Post from seven years ago…Less fearful than years ago…Willie…what a guy!…

Willie often makes eye contact, usually only one eye, as indicated in this photo. Wildebeest’s eyes are far apart on either side of his head. He loves for me to talk to him. How do I know this? He won’t begin eating a single pellet until I’m done talking. 

“Sighting of the Day in the Bush”

Little’s vacuum-like mouth scours the ground for a stray pellet he may have missed.

While searching for a photo Louise had taken of a warthog in the kitchen of one of her holiday homes, I stumbled across the post from March 16, 2012, from over seven years ago.

It was this photo plus one of this same pig lying in front of the fireplace, sleeping, and snoring that inspired us to come to Marloth Park while researching possible locations. A pig in the kitchen? I’m all in! Tom, not so much.
It took a lot of convincing to get Tom to feel comfortable with the concept of wild animals walking around the grounds of our vacation/holiday home. I explained the Big Five (rhino, lion, cape buffalo, leopard, and elephant would be a short distance down the road at the Crocodile River, separated by a fence between Marloth Park and Kruger National Park.
Wildebeest Willie stopped by with two bushbucks joining him to see what was on the menu.
This put his mind at ease a little but not entirely. But even then, seven years ago, I had some hesitancy of the prospect of 227 kg to 318 kg (500 to 700-pound) animals hanging out in our yard (referred to as a “garden” in South Africa) along with the cringe-worthy prospect of vicious baboons, venomous snakes and a wide array of venomous insects, flies, and mosquitos.  
In that post from March 16, 2012, I wrote in part:
We ask ourselves so many questions, not so much to put a damper on our adventure but to maintain a sense of the reality of what is yet to come. “They say” that worry is a useless emotion. If worrying prompts or motivates one to take self-preserving steps, then worry has some unmitigated value.  

Overcoming fear is next in line. Fear in itself is a powerful motivator. The healthy self-love and appreciation we experience after overcoming fear are the greatest rewards life has to offer us in our continuing search for personal growth and self-discovery.”

Willie doesn’t care for carrots, celery tops, or apples. He likes pellets. He doesn’t usually “look,” begging for pellets as many animals do.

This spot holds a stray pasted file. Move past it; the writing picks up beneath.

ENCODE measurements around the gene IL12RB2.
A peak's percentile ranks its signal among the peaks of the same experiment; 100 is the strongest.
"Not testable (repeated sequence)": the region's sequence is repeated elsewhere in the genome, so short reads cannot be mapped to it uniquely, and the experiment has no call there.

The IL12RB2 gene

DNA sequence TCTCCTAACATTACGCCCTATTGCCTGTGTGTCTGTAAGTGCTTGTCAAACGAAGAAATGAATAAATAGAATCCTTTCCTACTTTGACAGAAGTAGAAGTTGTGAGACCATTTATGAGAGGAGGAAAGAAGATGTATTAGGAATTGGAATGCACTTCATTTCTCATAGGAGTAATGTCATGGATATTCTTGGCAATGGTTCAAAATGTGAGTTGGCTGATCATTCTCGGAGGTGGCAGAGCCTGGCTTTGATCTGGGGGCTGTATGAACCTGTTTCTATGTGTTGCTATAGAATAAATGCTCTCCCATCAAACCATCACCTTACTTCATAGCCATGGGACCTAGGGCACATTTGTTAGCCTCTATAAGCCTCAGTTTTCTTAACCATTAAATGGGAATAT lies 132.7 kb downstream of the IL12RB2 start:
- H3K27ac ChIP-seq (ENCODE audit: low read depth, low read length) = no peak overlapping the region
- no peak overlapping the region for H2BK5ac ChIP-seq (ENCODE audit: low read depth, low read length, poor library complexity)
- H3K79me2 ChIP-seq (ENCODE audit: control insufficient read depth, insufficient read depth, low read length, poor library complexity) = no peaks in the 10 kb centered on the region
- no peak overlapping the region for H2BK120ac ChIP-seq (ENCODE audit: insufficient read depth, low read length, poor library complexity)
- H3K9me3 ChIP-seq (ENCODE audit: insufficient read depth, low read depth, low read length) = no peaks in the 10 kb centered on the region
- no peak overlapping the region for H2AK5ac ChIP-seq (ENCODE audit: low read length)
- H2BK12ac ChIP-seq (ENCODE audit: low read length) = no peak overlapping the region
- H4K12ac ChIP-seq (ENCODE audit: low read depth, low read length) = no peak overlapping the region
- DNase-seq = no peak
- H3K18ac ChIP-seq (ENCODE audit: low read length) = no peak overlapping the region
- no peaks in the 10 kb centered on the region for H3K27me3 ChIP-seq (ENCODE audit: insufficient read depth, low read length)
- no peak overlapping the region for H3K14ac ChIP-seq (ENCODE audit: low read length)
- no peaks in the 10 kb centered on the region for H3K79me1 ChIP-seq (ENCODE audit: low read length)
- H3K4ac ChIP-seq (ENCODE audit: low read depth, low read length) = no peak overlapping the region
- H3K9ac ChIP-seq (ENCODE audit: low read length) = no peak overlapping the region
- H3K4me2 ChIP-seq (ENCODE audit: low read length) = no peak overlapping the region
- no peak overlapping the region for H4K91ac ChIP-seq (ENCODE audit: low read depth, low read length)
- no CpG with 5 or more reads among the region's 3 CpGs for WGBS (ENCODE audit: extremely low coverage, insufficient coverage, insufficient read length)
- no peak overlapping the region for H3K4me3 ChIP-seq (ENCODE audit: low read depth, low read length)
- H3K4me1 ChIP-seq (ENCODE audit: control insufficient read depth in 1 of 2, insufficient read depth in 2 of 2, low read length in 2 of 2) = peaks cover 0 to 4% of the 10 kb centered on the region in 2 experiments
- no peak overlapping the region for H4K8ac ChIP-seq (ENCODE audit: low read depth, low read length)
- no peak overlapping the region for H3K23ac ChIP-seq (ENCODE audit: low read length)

We both had lived our lives with a certain degree of risk, a sense of adventure, and occasional fear. Were we going to push ourselves to our limits by coming to South Africa for this ultimate adventure?  
It’s funny, now as we look back after spending almost two years in Africa, how our fears have lessened regarding the danger of animals and increased regarding danger from human beings. Ironic.
We’ve never felt afraid in Marloth Park, even when lions have crossed the barrier of the fence at the river and wandered the roads. Curfews were established during these periods, and everyone in the park kept a watchful eye, reporting any sightings.  
One wouldn’t necessarily go for a walk or ride a bike when lions have been sighted, and yet a foolhardy few don’t hesitate to embark on such activities during these periods.
When he wipes out the pellets on the ground, he often lies down near the clothesline, politely waiting should more pellets come his way.  It’s hard to resist giving him more.
It was only a few days ago when we posted the story of Jonas in the “year ago photo” who was attacked by a lion while riding his bike at night, on March 11, 1999, some 20 years ago. At that time, there was no fence between Marloth Park and Kruger National Park. It was frightening for the few residents who lived in the park at that time.
What do we fear now? Certainly not as much as we had in March 2012, the first month we began posting. We can narrow it down to only a few areas of concern; ill health (especially as of late), risks on travel days, and the possibility of crime-related incidences impacting our lives.  
It was only a few days ago, on March 13th we posted information on crimes that occurred in Marloth Park, as described in this post. As we’ve mentioned in many posts over the years, there is nowhere on this entire planet that is entirely safe.  
And yet, we make every attempt to surround ourselves with a positive state of mind while maintaining a degree of mindfulness and awareness of everything around us.
The most frightening experience thus far in the past years of travel? This. I continue to recover.
Be well. It means everything.
Photo from one year ago today, March 18, 2018:
This warthog appears to have been rolling in mud as she hangs out with male impala. For more photos, please click here.

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